crzlat

Zlatan

crzlatCristiano and Zlatan will meet tonight in Lisboa’s Estadio da Luz for the first leg of their mano a mano contest to claim a place for their nation in Brazil 2014.  From what I can gather from media coverage of the build-up, Ibra and Ron will face each other in a series of individual challenges to test their goal-scoring, tekkers, strutting, and chest-puffing prowess.  The rest of the Portuguese and Swedish squads will sit on the side-lines hollering encouragement, reacting with exaggerating displays of awe and disbelief, and brandishing cards with marks out of 10 after each round.  Kind of like a fusion of the annual NBA Slam Dunk Contest and the final of Strictly Come Dancing.

I haven’t lived in the British Isles for a while now, but I believe that the football pundits of the land have finally conceded that maybe, just maybe, Ibrahimavic is a decent footballer after all.  In direct opposition to the opinion of the rest of the footballing world, the little Englanders that frequent the studios of the BBC, ITV and Sky Sports had for years ignored all evidence to the contrary and continued to peddle the line that “he doesn’t do it when it matters”.  That can be read of course as, “he doesn’t do it against English teams in the early rounds of the Champs League”.  The antipathy towards Zlatan appears to originate from a lacklustre display in a 2006 European tie against Arsenal.  Minds were made up back then and the famed British island mentality did the rest.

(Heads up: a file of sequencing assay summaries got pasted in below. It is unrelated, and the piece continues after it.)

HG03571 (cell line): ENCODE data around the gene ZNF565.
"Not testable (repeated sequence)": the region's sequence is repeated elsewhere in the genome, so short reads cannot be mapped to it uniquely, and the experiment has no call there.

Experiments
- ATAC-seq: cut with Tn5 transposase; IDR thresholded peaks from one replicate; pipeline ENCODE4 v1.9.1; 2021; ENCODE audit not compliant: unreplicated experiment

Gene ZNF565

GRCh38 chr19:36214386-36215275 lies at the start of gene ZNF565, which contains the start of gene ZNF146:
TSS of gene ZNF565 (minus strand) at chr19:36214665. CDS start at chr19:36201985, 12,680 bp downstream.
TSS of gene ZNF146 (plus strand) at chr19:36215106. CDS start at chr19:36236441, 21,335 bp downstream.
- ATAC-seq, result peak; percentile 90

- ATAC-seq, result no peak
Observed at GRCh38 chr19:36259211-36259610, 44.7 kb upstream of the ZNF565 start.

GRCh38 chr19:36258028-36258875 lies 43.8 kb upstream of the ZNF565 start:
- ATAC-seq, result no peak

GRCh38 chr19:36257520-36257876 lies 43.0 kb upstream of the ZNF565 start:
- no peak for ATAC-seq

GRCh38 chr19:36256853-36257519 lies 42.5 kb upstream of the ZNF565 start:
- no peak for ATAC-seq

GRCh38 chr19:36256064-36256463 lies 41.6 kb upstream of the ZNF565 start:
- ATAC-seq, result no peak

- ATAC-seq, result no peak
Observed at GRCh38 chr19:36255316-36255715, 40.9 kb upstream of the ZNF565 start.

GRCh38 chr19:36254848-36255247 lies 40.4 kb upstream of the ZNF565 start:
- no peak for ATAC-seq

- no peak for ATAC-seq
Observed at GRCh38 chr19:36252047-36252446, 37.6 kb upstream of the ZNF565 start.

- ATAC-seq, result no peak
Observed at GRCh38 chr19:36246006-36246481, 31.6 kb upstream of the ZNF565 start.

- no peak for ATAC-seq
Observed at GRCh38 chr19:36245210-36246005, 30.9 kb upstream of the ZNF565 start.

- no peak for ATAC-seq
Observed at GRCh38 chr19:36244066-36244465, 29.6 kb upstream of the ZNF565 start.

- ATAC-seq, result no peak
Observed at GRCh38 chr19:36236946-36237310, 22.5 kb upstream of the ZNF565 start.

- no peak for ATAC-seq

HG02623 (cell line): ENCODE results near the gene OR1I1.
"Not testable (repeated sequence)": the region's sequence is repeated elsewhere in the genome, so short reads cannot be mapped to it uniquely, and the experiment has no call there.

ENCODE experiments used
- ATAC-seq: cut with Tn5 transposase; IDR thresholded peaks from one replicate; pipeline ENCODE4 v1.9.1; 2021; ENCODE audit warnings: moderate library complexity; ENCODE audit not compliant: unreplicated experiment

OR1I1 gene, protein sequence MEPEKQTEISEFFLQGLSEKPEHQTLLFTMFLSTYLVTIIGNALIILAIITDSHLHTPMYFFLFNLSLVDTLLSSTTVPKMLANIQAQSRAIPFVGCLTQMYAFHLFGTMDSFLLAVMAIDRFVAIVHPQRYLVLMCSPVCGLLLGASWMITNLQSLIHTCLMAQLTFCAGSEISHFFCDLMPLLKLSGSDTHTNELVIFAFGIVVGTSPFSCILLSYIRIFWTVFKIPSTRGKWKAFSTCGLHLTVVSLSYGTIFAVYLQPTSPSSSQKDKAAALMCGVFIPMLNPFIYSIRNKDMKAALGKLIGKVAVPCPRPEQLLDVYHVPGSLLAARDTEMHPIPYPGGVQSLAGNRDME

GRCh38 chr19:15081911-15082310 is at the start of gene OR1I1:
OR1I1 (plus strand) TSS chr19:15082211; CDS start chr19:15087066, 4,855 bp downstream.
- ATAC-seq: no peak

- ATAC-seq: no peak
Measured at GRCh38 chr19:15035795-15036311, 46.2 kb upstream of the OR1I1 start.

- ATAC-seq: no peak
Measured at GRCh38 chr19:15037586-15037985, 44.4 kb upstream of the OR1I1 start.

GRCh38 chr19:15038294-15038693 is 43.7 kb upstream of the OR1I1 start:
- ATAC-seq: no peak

To his credit, the big Swede tried everything to win over his Anglo-Saxon doubters.  He knocked in 38 Champions League goals (Rooney has 29 and Van Persie just 22 by the way), and 280 in total while winning 9 league titles in 10 seasons with 6 different teams in 4 separate countries.  Many of those goals were important and a similar number were stupidly good.  Yet when, exactly a year and a day ago, Zlatan warmed up for a friendly against the might of the three lions, true admirers were still difficult to find in the English press pack.

You can imagine the scene in the home dressing room in the Solna Arena that night as a despondent Ibra, confidence almost shot, close to tears, sought advice from his coach:

“Why don’t these British guys like me boss?”

“Don’t you worry Zlatan son. Let your football do the talking. Score against them and they’ll have to appreciate your talent”

“I don’t know boss, I’ve scored against their teams before and they still say mean things”

“OK then, this time score twice against them. Or a hat-trick even – can you imagine it!”

“I guess I could do that. Or maybe I should score 4 just to be sure.  And for the final one I’ll execute an acrobatic overhead kick from more than 30 yards out that no other player on the planet could pull off. What do you think boss?”

“Sure, why not big man. Hansen and Dixon will still query the positioning of the left back, but let’s give it a go anyway.”

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